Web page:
It’s that time of year where we head down that same ole path of “New Year New Me”.

Come February, we both know it will be back to “I really need to work out” but maybe it doesn’t have to be that way.

I have seen articles about how to write resolutions and how to follow them. I have seen articles on how to let go of the need to make resolutions and instead do what feels right for you. These are all great and you should get excited about making some life changes in the New Year provided you are ready and not just trying to follow the crowd.

Maybe the New Year is a good time to work towards a new you but if you are not ready to commit to the process of making changes then the timing may not be good. Timing is a big factor in change but the biggest factor to making any change is making sure you are on board. If you have not sincerely bought into making any changes (be it New Years’ or any other time of year), the changes you are contemplating won’t ever be anything but a nice thought. Harsh, I know, but hang with me here.

So, how do you know if you are ready to make changes for the New Year?

Ask yourself the 6 following questions…

1. Are you being honest with yourself?

Have you chosen resolutions that you can realistically accomplish? Are you asking a lot or a little? Are you giving yourself the amount of time you need to be focused or lazy? Or are you jumping on the “New Year” bandwagon because that is what everyone else seems to be doing?

2. Have you done any research?

Just as technology changes and improves so does information – from weight loss to nutrition to psychology to fashion! Know what you are getting yourself into and do your research to learn about the changes you are taking on. Don’t “learn” from others as they may understand information differently than you.

3. Who will be impacted by your changes?

This is important. Your changes don’t just make a difference in your life but in the lives of those around you particularly those in your immediate inner circle – you know, those people that are allowed within 18 inches of your personal space. Your changes, be they physical or at a deeper level, have the ability to affect more than just you. If your changes are going to impose a great deal of change upon others you’ll need their buy-in as well. Your loved ones may not be looking to make changes for themselves though they should be willing to support you. Additionally, the sacrifices they may need to make for your changes should be reasonable.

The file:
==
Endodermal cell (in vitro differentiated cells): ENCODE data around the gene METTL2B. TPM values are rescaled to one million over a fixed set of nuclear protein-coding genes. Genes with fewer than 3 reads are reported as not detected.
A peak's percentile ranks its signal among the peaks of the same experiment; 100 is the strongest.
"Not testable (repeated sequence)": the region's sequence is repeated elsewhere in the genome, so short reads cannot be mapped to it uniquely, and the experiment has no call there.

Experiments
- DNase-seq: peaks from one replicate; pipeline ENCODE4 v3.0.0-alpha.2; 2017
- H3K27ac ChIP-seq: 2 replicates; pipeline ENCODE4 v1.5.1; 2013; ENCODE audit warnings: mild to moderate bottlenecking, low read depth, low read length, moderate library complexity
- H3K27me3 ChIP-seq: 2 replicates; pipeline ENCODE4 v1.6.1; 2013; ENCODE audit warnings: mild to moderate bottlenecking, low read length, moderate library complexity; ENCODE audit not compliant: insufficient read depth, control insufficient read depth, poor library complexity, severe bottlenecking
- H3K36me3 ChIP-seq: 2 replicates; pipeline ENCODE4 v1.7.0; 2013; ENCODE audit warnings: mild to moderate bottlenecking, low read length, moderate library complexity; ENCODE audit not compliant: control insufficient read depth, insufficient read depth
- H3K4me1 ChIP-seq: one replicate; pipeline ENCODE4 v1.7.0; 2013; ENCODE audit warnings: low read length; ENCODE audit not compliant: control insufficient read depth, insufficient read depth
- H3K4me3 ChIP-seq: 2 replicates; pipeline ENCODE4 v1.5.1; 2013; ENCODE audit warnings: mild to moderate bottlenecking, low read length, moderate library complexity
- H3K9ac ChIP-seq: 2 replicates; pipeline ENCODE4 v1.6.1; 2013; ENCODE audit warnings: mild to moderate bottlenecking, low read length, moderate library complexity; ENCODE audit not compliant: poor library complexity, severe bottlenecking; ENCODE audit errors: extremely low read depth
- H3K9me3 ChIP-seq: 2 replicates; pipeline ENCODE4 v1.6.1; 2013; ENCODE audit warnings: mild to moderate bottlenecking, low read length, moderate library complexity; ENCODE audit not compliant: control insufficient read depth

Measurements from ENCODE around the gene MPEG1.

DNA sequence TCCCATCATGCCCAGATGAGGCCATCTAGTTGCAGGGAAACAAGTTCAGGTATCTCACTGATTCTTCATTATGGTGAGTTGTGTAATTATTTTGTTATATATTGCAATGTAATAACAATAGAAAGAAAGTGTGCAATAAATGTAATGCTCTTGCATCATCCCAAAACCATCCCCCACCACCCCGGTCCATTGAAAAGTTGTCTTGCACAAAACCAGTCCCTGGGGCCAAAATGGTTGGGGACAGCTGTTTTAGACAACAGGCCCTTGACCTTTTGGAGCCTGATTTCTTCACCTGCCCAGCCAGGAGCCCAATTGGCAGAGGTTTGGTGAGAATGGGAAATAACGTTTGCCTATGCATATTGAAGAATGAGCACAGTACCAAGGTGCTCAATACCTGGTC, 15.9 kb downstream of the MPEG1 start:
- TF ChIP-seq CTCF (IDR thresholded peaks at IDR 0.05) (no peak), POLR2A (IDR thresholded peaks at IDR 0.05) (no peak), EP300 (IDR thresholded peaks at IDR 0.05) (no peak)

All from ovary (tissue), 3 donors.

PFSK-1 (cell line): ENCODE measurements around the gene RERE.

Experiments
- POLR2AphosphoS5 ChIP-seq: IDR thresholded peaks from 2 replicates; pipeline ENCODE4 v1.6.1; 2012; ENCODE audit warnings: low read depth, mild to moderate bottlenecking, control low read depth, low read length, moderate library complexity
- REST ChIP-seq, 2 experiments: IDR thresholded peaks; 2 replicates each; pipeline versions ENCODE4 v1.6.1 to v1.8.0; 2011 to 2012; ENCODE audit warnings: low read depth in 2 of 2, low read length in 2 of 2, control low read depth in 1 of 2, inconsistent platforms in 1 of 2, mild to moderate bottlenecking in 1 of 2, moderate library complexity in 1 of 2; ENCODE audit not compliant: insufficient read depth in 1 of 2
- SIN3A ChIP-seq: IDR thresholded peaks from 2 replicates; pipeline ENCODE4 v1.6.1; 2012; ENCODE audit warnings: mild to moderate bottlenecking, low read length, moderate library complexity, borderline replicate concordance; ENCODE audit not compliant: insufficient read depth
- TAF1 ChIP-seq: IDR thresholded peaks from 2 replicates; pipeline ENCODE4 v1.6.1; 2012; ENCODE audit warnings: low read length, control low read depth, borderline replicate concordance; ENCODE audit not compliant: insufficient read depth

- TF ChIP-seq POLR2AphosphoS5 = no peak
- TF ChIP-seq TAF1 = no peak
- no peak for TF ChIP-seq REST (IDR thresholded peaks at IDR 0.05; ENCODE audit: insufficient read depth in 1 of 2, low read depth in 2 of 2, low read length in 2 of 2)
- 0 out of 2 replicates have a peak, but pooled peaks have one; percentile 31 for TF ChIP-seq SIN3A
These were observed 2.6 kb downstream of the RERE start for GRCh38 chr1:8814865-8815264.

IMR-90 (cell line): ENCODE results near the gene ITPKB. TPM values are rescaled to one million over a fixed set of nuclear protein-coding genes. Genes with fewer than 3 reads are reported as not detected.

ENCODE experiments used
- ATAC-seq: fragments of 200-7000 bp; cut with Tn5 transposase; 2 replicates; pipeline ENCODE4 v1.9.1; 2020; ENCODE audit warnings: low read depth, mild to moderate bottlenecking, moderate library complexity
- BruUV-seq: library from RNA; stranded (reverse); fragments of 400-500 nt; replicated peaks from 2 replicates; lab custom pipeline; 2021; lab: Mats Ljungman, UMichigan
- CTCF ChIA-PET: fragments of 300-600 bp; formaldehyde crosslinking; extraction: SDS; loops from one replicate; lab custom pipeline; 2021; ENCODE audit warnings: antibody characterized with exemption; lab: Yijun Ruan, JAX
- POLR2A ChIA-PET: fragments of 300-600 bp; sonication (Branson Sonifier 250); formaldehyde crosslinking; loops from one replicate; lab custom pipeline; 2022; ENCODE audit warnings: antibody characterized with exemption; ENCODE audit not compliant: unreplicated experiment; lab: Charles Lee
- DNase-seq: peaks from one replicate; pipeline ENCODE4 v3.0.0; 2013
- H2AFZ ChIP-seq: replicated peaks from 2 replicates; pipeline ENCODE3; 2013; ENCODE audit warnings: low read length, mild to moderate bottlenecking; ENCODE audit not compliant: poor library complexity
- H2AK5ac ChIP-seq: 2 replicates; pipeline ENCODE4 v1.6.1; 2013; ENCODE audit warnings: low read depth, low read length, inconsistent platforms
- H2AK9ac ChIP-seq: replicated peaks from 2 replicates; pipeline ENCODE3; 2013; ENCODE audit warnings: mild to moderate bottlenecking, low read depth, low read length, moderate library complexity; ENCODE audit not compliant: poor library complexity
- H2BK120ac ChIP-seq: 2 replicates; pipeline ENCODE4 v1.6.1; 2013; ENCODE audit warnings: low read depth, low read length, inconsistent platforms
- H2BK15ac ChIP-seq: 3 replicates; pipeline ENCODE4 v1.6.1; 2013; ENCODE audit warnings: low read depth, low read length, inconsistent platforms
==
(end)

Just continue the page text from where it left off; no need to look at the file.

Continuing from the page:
4. What kind of support system do you have in place?

Your support system should be hand-picked friends or family who are aware of your goals AND your timeline. They should also know what is okay and not okay to say to you in order to help you be successful. Verbalize the words you need to hear from them and how they can approach you. Develop code words or some sort of system for when you need that extra kick in the rear to maintain your focus. 

5. What are you willing to sacrifice?

Depending on what you are looking to change you might have to be willing to sacrifice certain things or people in your life. This is a HUGE thing because this can turn emotionally unpleasant very quickly and make it hard to follow through on your resolutions. Making changes, taking on serious resolutions or accomplishing goals does not come without its losses along the way. This goes back to being honest with yourself and this may be when you learn more about you than at any other point in your journey. If you are not willing to give up this, that or, the other thing then you are not going to succeed. 

6. Can your income support the changes you want to make?

This seems silly to ask BUT depending on what your resolution is you may need to think about budgetary restraints and plan accordingly. Maybe your budget won’t be affected but you need to know this right off the bat. Don’t expect to dress like a Kardashian on a Ramen Noodles income or to acquire the body of a full-time athlete with only 30 minutes a day to workout.

Asking yourself these questions will help you determine how successful you will be at keeping your New Year’s resolutions. They may even help you define your goals further which can only increase your potential for success. As you venture down your New-Year-New-Me journey or any journey, remember to have compassion for yourself. Not only are you your biggest supporter but you can wind up as your own worst enemy. In order to avoid that, you will need to know how to forgive yourself for your failures and be willing to focus on your goal.

You can do it!

Emotional Independence, Self-Care

Trust

Yeah, well, Rose, I mean, you shouldn’t trust anyone completely.” – Dorothy Zbornak, Golden Girls

Trust seems like a simple concept: you either trust or you don’t. Right?